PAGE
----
Translating something as easy as “next Thursday” can turn to a nightmare in French. Learn the different French expressions to express the notion of next + date in French, and find out the least confusing way to make plans in French!
Before starting this lesson, I suggest you first review how to say the date in French.
Let’s start by a reminder: a French week starts on Monday (not Sunday as in some other countries). It may be important to understand my examples below…
1 – The Notion of “Next” in a date context in French
We have may expressions in French to refer to an event… And some are confusing to foreigners and the French alike!!
2 – La semaine prochaine = next week in French
This one is pretty straightforward. Next week is not this week, it’s the one after the current one.
Cette semaine je suis à Paris, et la semaine prochaine je serai à Nice.
This week I’m in Paris, and next week I’ll be in Nice.
3 – La prochaine semaine = the following week in French
Notice how “prochaine” has changed place. Now, with “prochaine” before “semaine”, you are saying ‘the following week’. This is used mostly in indirect speech, not during a live dialogue but when you are retelling a story to someone.
L’année dernière, je suis allée en France. La première semaine, je suis allée à Paris, et la prochaine semaine (or you could say “la semaine d’après”, or “la semaine suivante”) je suis allée à Nice.
Last year I went to France. The first week I went to Paris, and the following week I went to Nice.
4 – Jeudi de la semaine prochaine = Thursday of next week in French
No problem there either. You are clearly talking about the Thursday of next week. No matter what day of the week it is now.
5 – Thursday of this week
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That’s where the troubles begin!
Let’s say today is Monday and you want to make plans with your friends this coming Thursday – Thursday of this very week.
In French, you may say:
- “ce jeudi” = this Thursday (so coming up).
- “jeudi de cette semaine” = Thursday of this week, not problem there either.
Now let’s change the date: let’s say that today is Friday… If you said “ce jeudi”, or “jeudi de cette semaine”, you’d be referring to a PAST event: actually, the day before since today is Friday… Subtle, right?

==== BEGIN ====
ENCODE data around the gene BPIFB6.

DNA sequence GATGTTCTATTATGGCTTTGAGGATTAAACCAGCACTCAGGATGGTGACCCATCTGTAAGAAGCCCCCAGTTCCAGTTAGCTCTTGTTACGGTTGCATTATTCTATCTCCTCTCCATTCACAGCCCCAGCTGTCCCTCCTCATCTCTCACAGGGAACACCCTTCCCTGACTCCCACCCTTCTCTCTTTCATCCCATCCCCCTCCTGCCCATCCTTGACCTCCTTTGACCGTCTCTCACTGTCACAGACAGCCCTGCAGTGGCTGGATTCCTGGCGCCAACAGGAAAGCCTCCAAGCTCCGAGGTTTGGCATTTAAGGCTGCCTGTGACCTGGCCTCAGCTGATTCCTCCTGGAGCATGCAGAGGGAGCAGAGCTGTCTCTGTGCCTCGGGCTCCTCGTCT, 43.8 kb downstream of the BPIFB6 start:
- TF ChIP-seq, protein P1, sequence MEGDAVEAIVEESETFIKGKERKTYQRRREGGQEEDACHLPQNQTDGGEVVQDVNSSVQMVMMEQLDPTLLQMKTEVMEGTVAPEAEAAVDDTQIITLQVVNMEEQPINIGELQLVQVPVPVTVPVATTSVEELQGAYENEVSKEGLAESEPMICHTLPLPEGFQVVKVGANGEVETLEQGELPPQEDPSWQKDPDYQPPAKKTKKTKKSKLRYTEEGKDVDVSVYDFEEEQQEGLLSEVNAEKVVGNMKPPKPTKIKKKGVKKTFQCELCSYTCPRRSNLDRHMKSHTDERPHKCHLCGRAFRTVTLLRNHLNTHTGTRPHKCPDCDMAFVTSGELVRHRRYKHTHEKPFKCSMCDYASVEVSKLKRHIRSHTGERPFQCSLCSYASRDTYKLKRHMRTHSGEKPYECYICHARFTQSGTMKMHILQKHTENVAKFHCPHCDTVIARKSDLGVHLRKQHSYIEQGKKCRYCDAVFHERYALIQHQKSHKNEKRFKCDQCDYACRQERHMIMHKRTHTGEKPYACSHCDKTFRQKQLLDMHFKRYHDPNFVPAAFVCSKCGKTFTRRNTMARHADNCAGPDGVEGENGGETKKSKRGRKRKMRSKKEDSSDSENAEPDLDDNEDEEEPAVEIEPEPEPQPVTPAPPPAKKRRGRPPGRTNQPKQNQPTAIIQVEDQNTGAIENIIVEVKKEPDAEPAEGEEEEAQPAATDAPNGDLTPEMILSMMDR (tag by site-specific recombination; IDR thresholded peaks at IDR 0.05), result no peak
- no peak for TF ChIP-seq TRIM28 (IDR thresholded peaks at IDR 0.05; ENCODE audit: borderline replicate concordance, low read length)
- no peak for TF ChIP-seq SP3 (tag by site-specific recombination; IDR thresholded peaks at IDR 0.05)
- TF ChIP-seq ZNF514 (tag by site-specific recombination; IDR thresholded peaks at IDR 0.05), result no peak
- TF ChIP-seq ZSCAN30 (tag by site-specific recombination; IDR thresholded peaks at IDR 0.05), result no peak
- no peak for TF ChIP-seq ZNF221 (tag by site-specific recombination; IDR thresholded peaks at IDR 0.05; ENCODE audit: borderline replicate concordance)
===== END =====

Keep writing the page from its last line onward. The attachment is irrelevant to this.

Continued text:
So, if today is Friday, when someone says “ce jeudi”, it can be confusing: they may be talking about this past Thursday, or the one coming up…
Play particular attention to the tense they used, it’s the key:
- Ce jeudi, je suis allée à Paris = past tense, therefore, talking about a past event.
- Ce jeudi, je vais aller à Paris = near future, therefore, talking about the Thursday coming up.
6 – Jeudi prochain = next Thursday… or this coming Thursday… Confusing to the French too!
And the problem worsen with “jeudi prochain”.
Some people interpret it as “le prochain jeudi” : so the Thursday coming up.
Others interpret it as “le jeudi de la semaine prochaine”: so Thursday of next week.
- So, imagine today is Friday…
“Jeudi prochain”: could mean the next Thursday coming up, or Thursday next week, which in this case is the same date.
- Now, let’s say today is Monday…
“Jeudi prochain” could mean this Thursday coming up this week, or the Thursday of the following week, as in “jeudi de la semaine prochaine”…
Aïe, aïe, aïe….
French language forums go on and on about it! It’s hilarious! And everyone is convinced their way is the only possible way, and try to prove why it is logical.
But wait, it even gets worse…
7 – A weird French date expression: Jeudi en huit = next Thursday
This is an old-fashioned expression, but many people still use it.
Eight days from now, including today, so seven plus one for today… really, in a week.
It kind of makes sense if the day you are saying “Jeudi en huit” is a Thursday.
Then, it’s kind of clear, it’s Thursday in a week… So next Thursday.
J’ai rendez-vous chez le docteur jeudi en huit.
I have a doctor’s appointment Thursday in a week.
But people also use it from another day…
So let’s say today is Monday, and they say: “Jeudi en huit, je vais aller au cinéma”.
What does that mean exactly? 4 + 7 or 8 days from now? Or the Thursday coming up this week?
Nobody knows for sure…
8 – Even weirder French expression: Jeudi en quinze = Thursday in two weeks
Why not make the matters worse and go over 15 days now? I promise it is a French expression! So confusing…
So it’s supposed to mean in 2 weeks… Except that as far as I know, a week is seven days… So why fifteen? Because you are counting today as a full day as well…
I won’t even start debating the maths there… especially if you are using this expression on another day than a Thursday!!
9 – In French, fifteen is not always fifteen
Another very common expression in French is “dans quinze jours”. This also means two weeks… More or less !!
So it’s common to use a very precise number: fifteen, but to actually mean anything between… ten to ? Eighteen ?
Dans quinze jours, je pars en vacances: in two weeks (more or less), I’m going on vacation.
The assumption in this context is that, for most people, your work week will end on a Friday afternoon so that’s when your vacations will start.
10 – The Solution
If you are not 100% sure of the exact date the speaker actually refers to or just to double check, ask:
- the date number : “tu veux dire jeudi 12 ?” = you mean Thursday the 12th?
- or ask for a clarification: “tu veux dire ce jeudi-ci : jeudi qui arrive, ou jeudi de la semaine prochaine ?” = you mean this Thursday: this coming Thursday, or Thursday next week?
And don’t feel bad you didn’t get it the first time around! As I said this is confusing even to the French!
À la prochaine fois ;-)